A basic tenet or truth of the Christian faith is that if we want to know who God is we must look to Jesus who was the fullest human manifestation of God on earth. His life, teachings, and ministry reveal the character of God.
Likewise, if we want to know the historical person of Jesus we should look to the church. The church – the Body of Christ – is called to reflect the life, teachings, and ministry of Jesus. Sadly, it does not take a theologian or church historian to find the overwhelming number of historical incidents when the church reflected the sinfully oppressive structures of the state rather than the liberative ministry of Jesus. The fusion of the church with the policies of the state or multi-national corporations has been devastating to indigenous populations, justifying slavery, human rights atrocities, and even genocide.
Even more sadly, this is not confined to the pages of history. It continues to this day. The failure of the church to reflect the life and ministry of Jesus happens both structurally and individually. Just this week I had lunch with a friend who has worked for a denominational office for years. Her ministry has touched the lives of so many across the country. She is an amazing reflection of the teachings and ministry of Jesus and in spite of this she was fired. The denomination wants to “restructure” for the umpteenth time and for whatever reason – or for no reason at all – she was let go.
What stood out to me is that when she was telling me the story she mentioned that her new boss (as part of the constant denominational restructuring bosses come and go like waiters in a restaurant) invited her to coffee to discuss her future. My friend knew what was coming – layoffs were in the air. But when she got there to be fired, her new boss was sitting and drinking his coffee and told her to get her coffee and then come and sit down.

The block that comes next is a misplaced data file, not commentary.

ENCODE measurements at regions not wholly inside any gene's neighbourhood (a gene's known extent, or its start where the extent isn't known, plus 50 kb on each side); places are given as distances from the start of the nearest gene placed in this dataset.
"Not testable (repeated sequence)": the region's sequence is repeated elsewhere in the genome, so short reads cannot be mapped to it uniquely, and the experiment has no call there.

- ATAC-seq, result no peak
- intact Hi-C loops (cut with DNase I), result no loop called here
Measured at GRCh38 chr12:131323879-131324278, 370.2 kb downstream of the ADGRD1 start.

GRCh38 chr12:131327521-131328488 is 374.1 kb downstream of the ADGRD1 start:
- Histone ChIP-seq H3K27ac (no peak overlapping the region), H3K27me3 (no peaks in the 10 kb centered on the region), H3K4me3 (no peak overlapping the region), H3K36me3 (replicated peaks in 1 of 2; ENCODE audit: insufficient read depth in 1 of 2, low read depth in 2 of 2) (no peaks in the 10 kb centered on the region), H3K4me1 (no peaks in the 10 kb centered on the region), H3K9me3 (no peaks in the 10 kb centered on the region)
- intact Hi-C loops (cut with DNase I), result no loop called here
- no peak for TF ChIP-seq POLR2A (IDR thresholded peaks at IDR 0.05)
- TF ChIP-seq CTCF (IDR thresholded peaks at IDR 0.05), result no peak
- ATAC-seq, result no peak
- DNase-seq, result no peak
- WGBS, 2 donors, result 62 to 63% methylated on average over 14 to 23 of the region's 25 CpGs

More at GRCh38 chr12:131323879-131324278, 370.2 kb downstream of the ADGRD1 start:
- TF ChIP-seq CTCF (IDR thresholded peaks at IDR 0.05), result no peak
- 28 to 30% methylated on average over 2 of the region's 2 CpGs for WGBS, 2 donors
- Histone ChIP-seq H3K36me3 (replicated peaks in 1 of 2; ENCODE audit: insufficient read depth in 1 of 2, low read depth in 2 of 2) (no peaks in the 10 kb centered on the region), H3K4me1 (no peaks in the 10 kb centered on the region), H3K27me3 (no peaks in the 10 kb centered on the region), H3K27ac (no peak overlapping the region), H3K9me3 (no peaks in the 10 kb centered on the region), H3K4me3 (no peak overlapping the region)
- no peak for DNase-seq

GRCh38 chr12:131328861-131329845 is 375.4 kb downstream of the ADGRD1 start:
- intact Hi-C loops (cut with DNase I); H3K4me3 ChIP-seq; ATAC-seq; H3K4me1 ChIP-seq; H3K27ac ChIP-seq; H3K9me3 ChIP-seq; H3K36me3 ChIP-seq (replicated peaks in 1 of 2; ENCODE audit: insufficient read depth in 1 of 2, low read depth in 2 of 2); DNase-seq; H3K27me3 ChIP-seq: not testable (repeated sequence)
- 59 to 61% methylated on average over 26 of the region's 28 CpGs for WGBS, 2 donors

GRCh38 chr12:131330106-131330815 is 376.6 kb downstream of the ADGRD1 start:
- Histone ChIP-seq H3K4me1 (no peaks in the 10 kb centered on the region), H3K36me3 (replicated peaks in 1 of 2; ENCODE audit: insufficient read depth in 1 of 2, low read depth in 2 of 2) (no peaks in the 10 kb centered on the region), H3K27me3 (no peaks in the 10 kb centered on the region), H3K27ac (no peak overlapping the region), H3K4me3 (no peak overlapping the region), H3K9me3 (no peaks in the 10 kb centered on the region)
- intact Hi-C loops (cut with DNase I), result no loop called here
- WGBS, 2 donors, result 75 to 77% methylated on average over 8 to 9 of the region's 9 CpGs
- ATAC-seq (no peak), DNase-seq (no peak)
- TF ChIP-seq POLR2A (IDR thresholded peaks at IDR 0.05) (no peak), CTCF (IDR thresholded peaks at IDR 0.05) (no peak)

She had to pay for her own coffee while she got fired.
Now, I know that sometimes large organizations/businesses/denominations have to lay off folks. But what I just wrote is the basis of the problem: denominations are behaving more like businesses than the Body of Christ. And this incident is not isolated; this happens all of the time. It happened to me and I rarely go more than a month without someone contacting me – many times out of the blue – to tell me that in spite of their passion to serve God and serve the church, they were crushed by the bureaucracy of a denomination.
I also know that there is no easy or friendly way to fire someone. But to make someone pay for their own coffee to get axed seems particularly cruel. It just reveals to me that denominational leaders too often view people as objects; to move around or dismiss without a thought as to what is happening to the people themselves. Making someone pay for their own coffee infuriates me.
I know that denominations do a lot of good work, but having worked in the upper echelons of a large denomination for ten years myself I can also attest to the tremendous harm (not to mention waste) denominations do to individuals. I think the question denominational leaders tend to ask is, “how much harm is offset by the large mission programs we run?” Instead, I would urge denominational leaders to ask themselves and one another this: “how can we stop the harm done to individuals who do not neatly fit in our systems while we continue to leverage our enormous resources to benefit people in need?” The first question centers the denomination while the second centers people: people who serve and people who are served. Denominations ask the first question. I have yet to hear denominational leaders ask the second.
While there is much debate about the long-term sustainability of denominations, the history of the church has shown us that God’s Spirit always moves through people. When human-built institutions become static and focused on their own survival, God’s Spirit finds individuals, banned together through common passions and similar callings to bring about something new, something refreshing, something life-affirming. Focusing on institutional concerns over and above concern for people is a sure sign that that institution is failing. What’s more, any reflection of Jesus’ ministry will clearly lead us to a greater focus on those we are serving as well as the care for those who serve.
I frankly do not know what the future holds for Christian denominations, but if you want to talk about where the Spirit is moving let’s grab coffee because there is so much to talk about. And I will pay.